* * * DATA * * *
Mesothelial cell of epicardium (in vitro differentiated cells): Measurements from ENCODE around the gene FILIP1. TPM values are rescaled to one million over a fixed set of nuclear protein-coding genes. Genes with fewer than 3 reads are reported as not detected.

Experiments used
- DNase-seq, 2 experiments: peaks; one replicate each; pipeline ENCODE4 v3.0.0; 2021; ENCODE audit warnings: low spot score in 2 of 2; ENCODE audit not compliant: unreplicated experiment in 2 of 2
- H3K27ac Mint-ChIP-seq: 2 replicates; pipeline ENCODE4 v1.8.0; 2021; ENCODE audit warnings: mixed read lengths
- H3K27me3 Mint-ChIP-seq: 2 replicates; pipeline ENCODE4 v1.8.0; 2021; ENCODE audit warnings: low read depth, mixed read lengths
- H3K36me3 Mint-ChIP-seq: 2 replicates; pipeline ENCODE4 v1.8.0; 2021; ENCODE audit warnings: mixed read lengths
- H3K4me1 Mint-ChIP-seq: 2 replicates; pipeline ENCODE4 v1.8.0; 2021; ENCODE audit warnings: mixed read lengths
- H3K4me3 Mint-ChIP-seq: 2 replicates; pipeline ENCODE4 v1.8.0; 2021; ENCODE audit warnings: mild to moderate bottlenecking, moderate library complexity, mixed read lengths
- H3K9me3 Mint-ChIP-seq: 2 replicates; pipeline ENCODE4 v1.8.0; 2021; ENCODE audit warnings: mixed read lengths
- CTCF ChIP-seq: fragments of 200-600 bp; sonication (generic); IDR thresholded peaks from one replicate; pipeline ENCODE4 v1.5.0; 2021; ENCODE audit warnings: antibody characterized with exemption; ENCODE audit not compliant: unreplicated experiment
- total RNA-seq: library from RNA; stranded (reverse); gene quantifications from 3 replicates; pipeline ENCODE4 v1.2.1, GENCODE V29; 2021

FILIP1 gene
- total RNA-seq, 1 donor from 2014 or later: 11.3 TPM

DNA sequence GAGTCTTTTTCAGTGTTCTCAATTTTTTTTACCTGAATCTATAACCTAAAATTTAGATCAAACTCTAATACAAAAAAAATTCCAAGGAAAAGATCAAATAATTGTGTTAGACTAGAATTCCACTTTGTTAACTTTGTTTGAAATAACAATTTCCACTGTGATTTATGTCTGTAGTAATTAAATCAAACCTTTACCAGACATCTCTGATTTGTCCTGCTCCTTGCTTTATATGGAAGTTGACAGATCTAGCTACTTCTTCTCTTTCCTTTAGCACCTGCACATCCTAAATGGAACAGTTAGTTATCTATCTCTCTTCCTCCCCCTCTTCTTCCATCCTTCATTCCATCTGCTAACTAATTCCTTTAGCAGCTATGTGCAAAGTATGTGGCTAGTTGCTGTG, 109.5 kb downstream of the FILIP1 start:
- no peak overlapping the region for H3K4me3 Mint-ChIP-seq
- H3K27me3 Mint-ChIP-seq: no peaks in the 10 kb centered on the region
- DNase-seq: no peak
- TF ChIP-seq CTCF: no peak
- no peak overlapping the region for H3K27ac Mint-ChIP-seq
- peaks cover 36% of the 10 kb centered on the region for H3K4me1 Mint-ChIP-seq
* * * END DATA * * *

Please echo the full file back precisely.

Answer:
Mesothelial cell of epicardium (in vitro differentiated cells): Measurements from ENCODE around the gene FILIP1. TPM values are rescaled to one million over a fixed set of nuclear protein-coding genes. Genes with fewer than 3 reads are reported as not detected.

Experiments used
- DNase-seq, 2 experiments: peaks; one replicate each; pipeline ENCODE4 v3.0.0; 2021; ENCODE audit warnings: low spot score in 2 of 2; ENCODE audit not compliant: unreplicated experiment in 2 of 2
- H3K27ac Mint-ChIP-seq: 2 replicates; pipeline ENCODE4 v1.8.0; 2021; ENCODE audit warnings: mixed read lengths
- H3K27me3 Mint-ChIP-seq: 2 replicates; pipeline ENCODE4 v1.8.0; 2021; ENCODE audit warnings: low read depth, mixed read lengths
- H3K36me3 Mint-ChIP-seq: 2 replicates; pipeline ENCODE4 v1.8.0; 2021; ENCODE audit warnings: mixed read lengths
- H3K4me1 Mint-ChIP-seq: 2 replicates; pipeline ENCODE4 v1.8.0; 2021; ENCODE audit warnings: mixed read lengths
- H3K4me3 Mint-ChIP-seq: 2 replicates; pipeline ENCODE4 v1.8.0; 2021; ENCODE audit warnings: mild to moderate bottlenecking, moderate library complexity, mixed read lengths
- H3K9me3 Mint-ChIP-seq: 2 replicates; pipeline ENCODE4 v1.8.0; 2021; ENCODE audit warnings: mixed read lengths
- CTCF ChIP-seq: fragments of 200-600 bp; sonication (generic); IDR thresholded peaks from one replicate; pipeline ENCODE4 v1.5.0; 2021; ENCODE audit warnings: antibody characterized with exemption; ENCODE audit not compliant: unreplicated experiment
- total RNA-seq: library from RNA; stranded (reverse); gene quantifications from 3 replicates; pipeline ENCODE4 v1.2.1, GENCODE V29; 2021

FILIP1 gene
- total RNA-seq, 1 donor from 2014 or later: 11.3 TPM

DNA sequence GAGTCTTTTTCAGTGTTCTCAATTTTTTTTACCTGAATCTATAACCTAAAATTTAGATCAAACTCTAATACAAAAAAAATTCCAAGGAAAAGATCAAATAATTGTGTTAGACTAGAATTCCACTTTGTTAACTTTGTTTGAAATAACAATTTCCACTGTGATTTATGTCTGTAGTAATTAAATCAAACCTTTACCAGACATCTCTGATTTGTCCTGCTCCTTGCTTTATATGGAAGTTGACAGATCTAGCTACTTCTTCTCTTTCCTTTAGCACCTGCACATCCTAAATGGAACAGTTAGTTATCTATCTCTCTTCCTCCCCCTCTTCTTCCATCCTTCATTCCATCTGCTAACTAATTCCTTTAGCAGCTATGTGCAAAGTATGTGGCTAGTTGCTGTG, 109.5 kb downstream of the FILIP1 start:
- no peak overlapping the region for H3K4me3 Mint-ChIP-seq
- H3K27me3 Mint-ChIP-seq: no peaks in the 10 kb centered on the region
- DNase-seq: no peak
- TF ChIP-seq CTCF: no peak
- no peak overlapping the region for H3K27ac Mint-ChIP-seq
- peaks cover 36% of the 10 kb centered on the region for H3K4me1 Mint-ChIP-seq